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Florida’s Hispanic Vote

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The hurricanes have made Florida so confusing the
pollsters can’t get a decent read on what’s going
on. Bush is expected to take the state, but there are
intriguing bits and pieces of news that suggest Kerry
may be drawing support from unexpected quarters.

For one thing, the Cuban community is not locked into voting Republican as Jeb Bush thought they once were.

The Cubans are put out with Bush. He allowed
several fugitives who fled to U.S. shores to be returned
to Cuba and Castro justice. Attacked by right wingers
in the community, Bush tried to make up for the blunder
by announcing broad travel restrictions by Cuban
Americans to Cuba. This angered Cubans who go back and forth to visit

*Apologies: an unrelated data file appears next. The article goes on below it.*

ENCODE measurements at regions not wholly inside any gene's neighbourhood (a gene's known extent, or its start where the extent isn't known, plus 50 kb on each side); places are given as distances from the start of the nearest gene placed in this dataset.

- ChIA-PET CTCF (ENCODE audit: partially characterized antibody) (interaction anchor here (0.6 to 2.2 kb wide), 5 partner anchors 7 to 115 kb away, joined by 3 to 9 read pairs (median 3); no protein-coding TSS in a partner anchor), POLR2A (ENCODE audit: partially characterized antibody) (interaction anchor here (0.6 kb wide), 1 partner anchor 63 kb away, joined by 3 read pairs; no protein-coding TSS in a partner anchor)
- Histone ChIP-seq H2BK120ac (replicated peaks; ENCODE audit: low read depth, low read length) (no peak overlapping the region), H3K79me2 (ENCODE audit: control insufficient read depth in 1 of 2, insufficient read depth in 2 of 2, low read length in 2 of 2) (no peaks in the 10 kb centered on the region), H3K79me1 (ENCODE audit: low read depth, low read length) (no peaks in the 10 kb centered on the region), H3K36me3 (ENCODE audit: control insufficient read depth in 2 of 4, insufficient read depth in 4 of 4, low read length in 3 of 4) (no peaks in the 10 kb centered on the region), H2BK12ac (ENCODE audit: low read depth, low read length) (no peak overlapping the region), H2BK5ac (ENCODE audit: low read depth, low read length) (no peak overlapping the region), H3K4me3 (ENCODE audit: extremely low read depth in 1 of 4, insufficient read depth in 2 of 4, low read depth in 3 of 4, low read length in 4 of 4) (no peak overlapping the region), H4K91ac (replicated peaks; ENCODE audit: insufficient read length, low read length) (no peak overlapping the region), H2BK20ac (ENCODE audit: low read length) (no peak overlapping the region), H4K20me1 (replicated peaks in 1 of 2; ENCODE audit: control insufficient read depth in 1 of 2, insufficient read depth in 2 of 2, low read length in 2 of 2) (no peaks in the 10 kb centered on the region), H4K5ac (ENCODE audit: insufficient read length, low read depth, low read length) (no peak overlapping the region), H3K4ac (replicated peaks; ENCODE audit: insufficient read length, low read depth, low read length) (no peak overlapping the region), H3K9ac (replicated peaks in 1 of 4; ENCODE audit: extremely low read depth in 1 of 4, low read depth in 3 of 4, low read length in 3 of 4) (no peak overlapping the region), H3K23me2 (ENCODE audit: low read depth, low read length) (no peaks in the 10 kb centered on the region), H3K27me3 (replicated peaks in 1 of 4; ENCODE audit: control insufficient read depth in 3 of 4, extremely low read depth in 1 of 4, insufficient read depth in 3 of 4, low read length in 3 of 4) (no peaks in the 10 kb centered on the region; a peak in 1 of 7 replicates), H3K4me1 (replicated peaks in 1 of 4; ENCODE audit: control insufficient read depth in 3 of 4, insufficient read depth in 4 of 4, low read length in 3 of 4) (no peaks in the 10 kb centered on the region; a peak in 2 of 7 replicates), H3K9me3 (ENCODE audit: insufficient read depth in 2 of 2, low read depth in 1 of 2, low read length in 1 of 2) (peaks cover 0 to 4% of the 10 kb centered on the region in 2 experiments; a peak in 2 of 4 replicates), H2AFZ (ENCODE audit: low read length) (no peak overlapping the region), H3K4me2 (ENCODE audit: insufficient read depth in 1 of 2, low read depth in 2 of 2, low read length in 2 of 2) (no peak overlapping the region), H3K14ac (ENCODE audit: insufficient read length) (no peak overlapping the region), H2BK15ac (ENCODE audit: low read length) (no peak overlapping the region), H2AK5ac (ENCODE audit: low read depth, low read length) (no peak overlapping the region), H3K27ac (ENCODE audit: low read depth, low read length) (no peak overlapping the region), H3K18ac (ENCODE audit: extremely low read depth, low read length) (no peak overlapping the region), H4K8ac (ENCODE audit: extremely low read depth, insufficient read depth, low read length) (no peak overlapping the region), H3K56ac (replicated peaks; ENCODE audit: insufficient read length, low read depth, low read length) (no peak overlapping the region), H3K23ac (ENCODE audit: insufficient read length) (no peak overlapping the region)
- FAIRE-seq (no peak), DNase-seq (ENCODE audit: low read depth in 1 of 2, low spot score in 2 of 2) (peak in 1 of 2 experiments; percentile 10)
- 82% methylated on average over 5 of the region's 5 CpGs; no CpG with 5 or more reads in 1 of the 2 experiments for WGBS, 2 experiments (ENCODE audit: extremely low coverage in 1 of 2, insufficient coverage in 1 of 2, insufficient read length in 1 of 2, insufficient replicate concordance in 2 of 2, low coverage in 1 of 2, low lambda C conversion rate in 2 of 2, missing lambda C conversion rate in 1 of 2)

relatives. The BBC reports, “[P]olls show that among
older Cubans, who tend to be the most hard-line, Mr.
Bush’s support has slipped from 82 percent—the vote he got
in the last election—to 70 percent.” Among Cubans born in the U.S., Kerry leads Bush, 58 to 32 percent.

Cubans are now just one of several Hispanic
blocs in Florida politics. There are 3.1 million
Latinos residing in the state, accounting for 14
percent of Florida’s total vote. In 1996 some 72
percent voted for Clinton. In 2000, 62 percent went
for Gore.

The Puerto Rican community, numbering
650,000, is fast growing and of considerable political
significance. (Puerto Ricans are
American citizens and have the right to vote.) Sixty
percent of them voted for Gore, and they overwhelmingly
supported Jeb Bush for governor. Current polls suggest
Puerto Ricans are split one third for George W. Bush, one third
for Kerry, and one third undecided. In a tight race,
Puerto Ricans could put the state into the Kerry
column.


Additional reporting: David Botti

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